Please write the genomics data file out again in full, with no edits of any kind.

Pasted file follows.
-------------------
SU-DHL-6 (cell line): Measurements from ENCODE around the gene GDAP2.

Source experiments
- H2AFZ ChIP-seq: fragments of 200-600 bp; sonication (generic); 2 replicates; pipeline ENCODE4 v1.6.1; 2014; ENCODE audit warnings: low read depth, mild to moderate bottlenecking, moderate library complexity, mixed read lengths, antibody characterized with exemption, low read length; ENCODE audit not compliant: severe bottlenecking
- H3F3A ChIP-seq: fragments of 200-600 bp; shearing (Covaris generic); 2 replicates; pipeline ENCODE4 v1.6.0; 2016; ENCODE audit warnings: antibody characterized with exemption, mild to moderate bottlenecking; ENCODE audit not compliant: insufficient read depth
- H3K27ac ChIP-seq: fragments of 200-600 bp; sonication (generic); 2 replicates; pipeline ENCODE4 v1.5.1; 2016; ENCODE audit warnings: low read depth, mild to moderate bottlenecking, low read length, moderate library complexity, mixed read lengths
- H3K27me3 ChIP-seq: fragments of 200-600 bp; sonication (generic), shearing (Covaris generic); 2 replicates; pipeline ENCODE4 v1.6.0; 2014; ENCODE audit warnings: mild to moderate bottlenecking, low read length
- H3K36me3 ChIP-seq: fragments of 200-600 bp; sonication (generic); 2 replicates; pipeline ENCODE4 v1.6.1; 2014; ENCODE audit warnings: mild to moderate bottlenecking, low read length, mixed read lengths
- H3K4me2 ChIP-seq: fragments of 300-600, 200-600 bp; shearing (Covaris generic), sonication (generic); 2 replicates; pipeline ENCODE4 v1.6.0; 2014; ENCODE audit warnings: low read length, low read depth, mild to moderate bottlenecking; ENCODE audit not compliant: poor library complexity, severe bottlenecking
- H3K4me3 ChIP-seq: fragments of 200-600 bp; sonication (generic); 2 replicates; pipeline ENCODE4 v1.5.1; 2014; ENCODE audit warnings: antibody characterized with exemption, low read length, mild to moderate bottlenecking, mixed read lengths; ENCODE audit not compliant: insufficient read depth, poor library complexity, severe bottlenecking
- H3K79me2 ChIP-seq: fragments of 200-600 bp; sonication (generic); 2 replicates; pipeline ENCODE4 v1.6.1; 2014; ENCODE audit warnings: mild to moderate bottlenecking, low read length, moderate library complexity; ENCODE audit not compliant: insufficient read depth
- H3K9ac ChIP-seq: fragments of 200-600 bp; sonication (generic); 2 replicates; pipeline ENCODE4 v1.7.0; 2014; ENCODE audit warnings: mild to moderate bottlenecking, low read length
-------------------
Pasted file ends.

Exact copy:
SU-DHL-6 (cell line): Measurements from ENCODE around the gene GDAP2.

Source experiments
- H2AFZ ChIP-seq: fragments of 200-600 bp; sonication (generic); 2 replicates; pipeline ENCODE4 v1.6.1; 2014; ENCODE audit warnings: low read depth, mild to moderate bottlenecking, moderate library complexity, mixed read lengths, antibody characterized with exemption, low read length; ENCODE audit not compliant: severe bottlenecking
- H3F3A ChIP-seq: fragments of 200-600 bp; shearing (Covaris generic); 2 replicates; pipeline ENCODE4 v1.6.0; 2016; ENCODE audit warnings: antibody characterized with exemption, mild to moderate bottlenecking; ENCODE audit not compliant: insufficient read depth
- H3K27ac ChIP-seq: fragments of 200-600 bp; sonication (generic); 2 replicates; pipeline ENCODE4 v1.5.1; 2016; ENCODE audit warnings: low read depth, mild to moderate bottlenecking, low read length, moderate library complexity, mixed read lengths
- H3K27me3 ChIP-seq: fragments of 200-600 bp; sonication (generic), shearing (Covaris generic); 2 replicates; pipeline ENCODE4 v1.6.0; 2014; ENCODE audit warnings: mild to moderate bottlenecking, low read length
- H3K36me3 ChIP-seq: fragments of 200-600 bp; sonication (generic); 2 replicates; pipeline ENCODE4 v1.6.1; 2014; ENCODE audit warnings: mild to moderate bottlenecking, low read length, mixed read lengths
- H3K4me2 ChIP-seq: fragments of 300-600, 200-600 bp; shearing (Covaris generic), sonication (generic); 2 replicates; pipeline ENCODE4 v1.6.0; 2014; ENCODE audit warnings: low read length, low read depth, mild to moderate bottlenecking; ENCODE audit not compliant: poor library complexity, severe bottlenecking
- H3K4me3 ChIP-seq: fragments of 200-600 bp; sonication (generic); 2 replicates; pipeline ENCODE4 v1.5.1; 2014; ENCODE audit warnings: antibody characterized with exemption, low read length, mild to moderate bottlenecking, mixed read lengths; ENCODE audit not compliant: insufficient read depth, poor library complexity, severe bottlenecking
- H3K79me2 ChIP-seq: fragments of 200-600 bp; sonication (generic); 2 replicates; pipeline ENCODE4 v1.6.1; 2014; ENCODE audit warnings: mild to moderate bottlenecking, low read length, moderate library complexity; ENCODE audit not compliant: insufficient read depth
- H3K9ac ChIP-seq: fragments of 200-600 bp; sonication (generic); 2 replicates; pipeline ENCODE4 v1.7.0; 2014; ENCODE audit warnings: mild to moderate bottlenecking, low read length